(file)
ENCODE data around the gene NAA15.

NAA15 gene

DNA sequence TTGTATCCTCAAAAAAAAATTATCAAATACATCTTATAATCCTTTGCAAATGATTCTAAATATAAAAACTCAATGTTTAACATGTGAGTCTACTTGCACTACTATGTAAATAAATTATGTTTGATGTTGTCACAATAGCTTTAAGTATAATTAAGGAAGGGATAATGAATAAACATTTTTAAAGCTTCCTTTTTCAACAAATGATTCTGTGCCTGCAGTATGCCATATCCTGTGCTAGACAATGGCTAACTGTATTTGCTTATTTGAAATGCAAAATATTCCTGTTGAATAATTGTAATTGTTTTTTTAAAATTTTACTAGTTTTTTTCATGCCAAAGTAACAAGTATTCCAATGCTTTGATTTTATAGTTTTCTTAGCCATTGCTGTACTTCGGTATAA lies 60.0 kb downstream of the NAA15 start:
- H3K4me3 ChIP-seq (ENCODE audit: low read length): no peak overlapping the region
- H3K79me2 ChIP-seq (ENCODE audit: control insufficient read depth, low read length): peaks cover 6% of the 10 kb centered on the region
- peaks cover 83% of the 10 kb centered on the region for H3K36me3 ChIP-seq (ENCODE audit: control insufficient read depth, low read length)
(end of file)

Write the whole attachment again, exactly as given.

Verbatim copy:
ENCODE data around the gene NAA15.

NAA15 gene

DNA sequence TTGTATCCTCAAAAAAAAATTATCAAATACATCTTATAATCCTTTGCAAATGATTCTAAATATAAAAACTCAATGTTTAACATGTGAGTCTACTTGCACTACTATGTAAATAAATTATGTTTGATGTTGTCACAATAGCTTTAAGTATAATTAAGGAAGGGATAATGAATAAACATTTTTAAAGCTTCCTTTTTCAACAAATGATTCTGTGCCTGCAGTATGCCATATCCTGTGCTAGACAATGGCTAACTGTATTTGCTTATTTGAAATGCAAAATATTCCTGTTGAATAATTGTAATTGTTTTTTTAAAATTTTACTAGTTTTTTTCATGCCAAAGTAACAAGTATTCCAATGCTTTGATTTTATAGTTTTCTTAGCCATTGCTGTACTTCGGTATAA lies 60.0 kb downstream of the NAA15 start:
- H3K4me3 ChIP-seq (ENCODE audit: low read length): no peak overlapping the region
- H3K79me2 ChIP-seq (ENCODE audit: control insufficient read depth, low read length): peaks cover 6% of the 10 kb centered on the region
- peaks cover 83% of the 10 kb centered on the region for H3K36me3 ChIP-seq (ENCODE audit: control insufficient read depth, low read length)